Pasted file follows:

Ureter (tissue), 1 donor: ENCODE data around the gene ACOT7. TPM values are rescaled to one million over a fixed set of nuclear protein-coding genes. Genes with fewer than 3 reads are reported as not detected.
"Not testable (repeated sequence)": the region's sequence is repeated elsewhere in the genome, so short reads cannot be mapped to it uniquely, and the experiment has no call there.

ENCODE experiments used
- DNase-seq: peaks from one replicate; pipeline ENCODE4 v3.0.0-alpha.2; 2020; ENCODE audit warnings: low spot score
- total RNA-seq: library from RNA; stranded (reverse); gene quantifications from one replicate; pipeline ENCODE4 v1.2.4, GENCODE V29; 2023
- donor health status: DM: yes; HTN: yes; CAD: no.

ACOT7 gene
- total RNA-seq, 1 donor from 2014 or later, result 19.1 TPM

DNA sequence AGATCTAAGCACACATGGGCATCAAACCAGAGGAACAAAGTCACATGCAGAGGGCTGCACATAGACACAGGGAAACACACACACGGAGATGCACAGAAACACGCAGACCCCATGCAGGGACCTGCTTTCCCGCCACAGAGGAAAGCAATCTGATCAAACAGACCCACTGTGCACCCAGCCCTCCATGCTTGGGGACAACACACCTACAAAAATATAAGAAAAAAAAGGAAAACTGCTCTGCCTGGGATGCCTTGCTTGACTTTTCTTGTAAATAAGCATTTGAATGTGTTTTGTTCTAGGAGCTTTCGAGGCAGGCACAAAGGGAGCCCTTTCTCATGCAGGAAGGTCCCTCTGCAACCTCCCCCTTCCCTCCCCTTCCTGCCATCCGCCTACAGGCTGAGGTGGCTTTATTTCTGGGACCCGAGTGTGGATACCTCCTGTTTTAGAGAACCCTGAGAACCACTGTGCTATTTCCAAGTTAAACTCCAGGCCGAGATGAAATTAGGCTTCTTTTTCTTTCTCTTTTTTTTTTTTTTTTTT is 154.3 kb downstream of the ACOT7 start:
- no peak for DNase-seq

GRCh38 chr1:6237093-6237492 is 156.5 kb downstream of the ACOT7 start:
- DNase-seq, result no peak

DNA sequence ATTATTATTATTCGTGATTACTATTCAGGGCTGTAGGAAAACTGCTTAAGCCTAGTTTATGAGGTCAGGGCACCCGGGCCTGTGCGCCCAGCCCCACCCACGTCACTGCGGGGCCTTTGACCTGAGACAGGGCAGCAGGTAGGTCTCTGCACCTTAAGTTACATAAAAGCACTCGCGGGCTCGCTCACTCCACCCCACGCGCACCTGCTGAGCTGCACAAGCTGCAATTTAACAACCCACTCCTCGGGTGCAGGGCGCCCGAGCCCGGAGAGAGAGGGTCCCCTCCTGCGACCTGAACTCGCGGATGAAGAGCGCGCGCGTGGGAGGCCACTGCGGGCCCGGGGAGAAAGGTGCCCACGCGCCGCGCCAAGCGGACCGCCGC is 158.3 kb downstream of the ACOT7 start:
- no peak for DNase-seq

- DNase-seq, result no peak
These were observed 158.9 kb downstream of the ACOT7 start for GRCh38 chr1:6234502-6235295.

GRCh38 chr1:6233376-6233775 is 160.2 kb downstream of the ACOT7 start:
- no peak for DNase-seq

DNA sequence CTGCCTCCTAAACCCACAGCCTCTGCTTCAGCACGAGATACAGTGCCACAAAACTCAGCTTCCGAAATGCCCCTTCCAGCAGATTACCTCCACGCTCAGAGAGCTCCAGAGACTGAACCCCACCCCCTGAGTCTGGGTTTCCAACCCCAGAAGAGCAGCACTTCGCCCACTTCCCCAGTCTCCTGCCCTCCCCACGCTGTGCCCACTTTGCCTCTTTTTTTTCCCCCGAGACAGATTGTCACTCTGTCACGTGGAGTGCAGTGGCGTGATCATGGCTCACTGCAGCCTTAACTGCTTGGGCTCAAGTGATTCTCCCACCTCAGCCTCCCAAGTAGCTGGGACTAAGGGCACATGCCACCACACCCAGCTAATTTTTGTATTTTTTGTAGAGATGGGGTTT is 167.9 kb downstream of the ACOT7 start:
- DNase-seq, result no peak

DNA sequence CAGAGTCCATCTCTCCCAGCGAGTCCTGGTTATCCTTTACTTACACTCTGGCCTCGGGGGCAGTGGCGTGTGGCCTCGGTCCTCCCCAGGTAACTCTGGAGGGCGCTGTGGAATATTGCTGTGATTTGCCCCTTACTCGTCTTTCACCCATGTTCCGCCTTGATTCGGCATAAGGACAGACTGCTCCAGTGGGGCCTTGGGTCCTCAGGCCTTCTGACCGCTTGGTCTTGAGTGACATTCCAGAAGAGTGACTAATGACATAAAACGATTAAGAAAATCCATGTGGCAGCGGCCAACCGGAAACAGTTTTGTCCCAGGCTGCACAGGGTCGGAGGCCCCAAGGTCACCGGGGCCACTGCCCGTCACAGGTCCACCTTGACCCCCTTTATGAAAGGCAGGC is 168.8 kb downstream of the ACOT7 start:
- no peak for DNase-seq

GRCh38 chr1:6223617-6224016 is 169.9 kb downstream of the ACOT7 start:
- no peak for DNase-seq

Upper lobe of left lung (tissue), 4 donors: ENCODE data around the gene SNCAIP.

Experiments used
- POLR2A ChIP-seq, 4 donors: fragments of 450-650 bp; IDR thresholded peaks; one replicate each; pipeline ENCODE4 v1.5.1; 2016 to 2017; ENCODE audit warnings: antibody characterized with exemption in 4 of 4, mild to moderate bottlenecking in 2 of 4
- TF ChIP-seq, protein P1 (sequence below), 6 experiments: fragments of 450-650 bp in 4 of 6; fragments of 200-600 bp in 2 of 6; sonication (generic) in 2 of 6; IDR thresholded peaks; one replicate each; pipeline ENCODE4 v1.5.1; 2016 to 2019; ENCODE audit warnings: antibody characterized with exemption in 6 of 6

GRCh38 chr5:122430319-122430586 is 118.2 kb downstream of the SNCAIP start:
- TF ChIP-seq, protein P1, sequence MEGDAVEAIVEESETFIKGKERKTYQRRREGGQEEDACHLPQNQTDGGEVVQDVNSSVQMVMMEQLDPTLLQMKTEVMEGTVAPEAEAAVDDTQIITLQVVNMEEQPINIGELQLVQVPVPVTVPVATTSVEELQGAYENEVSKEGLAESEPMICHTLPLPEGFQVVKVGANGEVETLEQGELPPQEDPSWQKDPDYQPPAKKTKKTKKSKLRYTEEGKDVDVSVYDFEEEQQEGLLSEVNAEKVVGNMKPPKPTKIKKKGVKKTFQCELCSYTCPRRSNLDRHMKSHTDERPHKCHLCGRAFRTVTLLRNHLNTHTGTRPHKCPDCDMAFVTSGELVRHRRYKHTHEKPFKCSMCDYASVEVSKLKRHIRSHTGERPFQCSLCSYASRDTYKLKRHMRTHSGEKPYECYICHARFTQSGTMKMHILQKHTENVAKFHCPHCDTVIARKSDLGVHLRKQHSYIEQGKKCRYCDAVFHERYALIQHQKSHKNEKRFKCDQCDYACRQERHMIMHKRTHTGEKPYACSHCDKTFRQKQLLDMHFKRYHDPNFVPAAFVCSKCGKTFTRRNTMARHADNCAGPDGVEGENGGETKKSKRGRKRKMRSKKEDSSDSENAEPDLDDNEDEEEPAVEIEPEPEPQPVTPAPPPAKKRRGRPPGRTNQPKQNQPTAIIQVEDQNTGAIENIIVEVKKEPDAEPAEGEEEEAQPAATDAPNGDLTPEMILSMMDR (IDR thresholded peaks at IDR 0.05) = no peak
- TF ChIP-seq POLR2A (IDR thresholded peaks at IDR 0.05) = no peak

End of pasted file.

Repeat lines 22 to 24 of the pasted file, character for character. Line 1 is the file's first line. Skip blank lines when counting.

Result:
- no peak for DNase-seq

GRCh38 chr1:6223617-6224016 is 169.9 kb downstream of the ACOT7 start:
- no peak for DNase-seq